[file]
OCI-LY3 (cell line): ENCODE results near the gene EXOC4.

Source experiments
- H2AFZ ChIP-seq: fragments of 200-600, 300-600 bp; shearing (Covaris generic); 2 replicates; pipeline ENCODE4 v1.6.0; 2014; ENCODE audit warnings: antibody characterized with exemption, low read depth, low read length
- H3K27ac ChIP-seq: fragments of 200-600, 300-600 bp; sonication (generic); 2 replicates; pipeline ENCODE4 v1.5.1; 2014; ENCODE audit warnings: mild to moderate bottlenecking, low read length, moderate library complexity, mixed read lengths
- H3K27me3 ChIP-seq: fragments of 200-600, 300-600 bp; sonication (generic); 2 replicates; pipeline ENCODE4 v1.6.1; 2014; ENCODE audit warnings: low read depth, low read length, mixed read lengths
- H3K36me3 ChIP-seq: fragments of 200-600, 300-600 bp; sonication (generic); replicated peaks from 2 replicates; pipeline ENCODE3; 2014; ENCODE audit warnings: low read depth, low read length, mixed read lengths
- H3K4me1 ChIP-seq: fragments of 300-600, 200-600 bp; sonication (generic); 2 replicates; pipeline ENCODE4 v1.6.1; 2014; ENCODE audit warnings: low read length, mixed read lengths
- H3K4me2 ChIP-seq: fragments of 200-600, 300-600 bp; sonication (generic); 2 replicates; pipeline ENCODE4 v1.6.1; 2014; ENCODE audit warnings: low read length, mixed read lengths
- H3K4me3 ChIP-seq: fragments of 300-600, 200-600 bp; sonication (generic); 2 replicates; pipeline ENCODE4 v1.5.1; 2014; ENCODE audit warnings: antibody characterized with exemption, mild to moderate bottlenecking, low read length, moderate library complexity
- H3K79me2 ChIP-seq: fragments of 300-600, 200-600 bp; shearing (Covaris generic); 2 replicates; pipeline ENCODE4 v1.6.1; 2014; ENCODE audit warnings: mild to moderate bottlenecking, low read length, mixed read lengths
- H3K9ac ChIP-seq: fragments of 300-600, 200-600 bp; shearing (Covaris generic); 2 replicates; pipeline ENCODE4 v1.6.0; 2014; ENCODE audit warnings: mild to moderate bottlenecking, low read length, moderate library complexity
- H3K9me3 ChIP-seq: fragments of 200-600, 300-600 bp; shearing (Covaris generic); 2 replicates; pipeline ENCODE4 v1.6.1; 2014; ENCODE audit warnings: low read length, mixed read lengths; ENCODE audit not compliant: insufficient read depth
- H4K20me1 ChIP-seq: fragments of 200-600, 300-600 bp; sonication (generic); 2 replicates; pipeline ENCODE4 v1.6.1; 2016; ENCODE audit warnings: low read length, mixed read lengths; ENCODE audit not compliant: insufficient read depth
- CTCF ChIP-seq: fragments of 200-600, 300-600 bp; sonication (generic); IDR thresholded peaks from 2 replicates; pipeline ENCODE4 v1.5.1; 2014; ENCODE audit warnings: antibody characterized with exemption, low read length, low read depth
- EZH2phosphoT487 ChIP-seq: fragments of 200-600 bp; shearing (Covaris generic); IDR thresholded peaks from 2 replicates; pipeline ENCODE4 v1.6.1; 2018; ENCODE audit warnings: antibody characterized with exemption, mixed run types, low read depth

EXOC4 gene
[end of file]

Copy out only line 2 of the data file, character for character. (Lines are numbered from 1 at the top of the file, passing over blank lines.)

Source experiments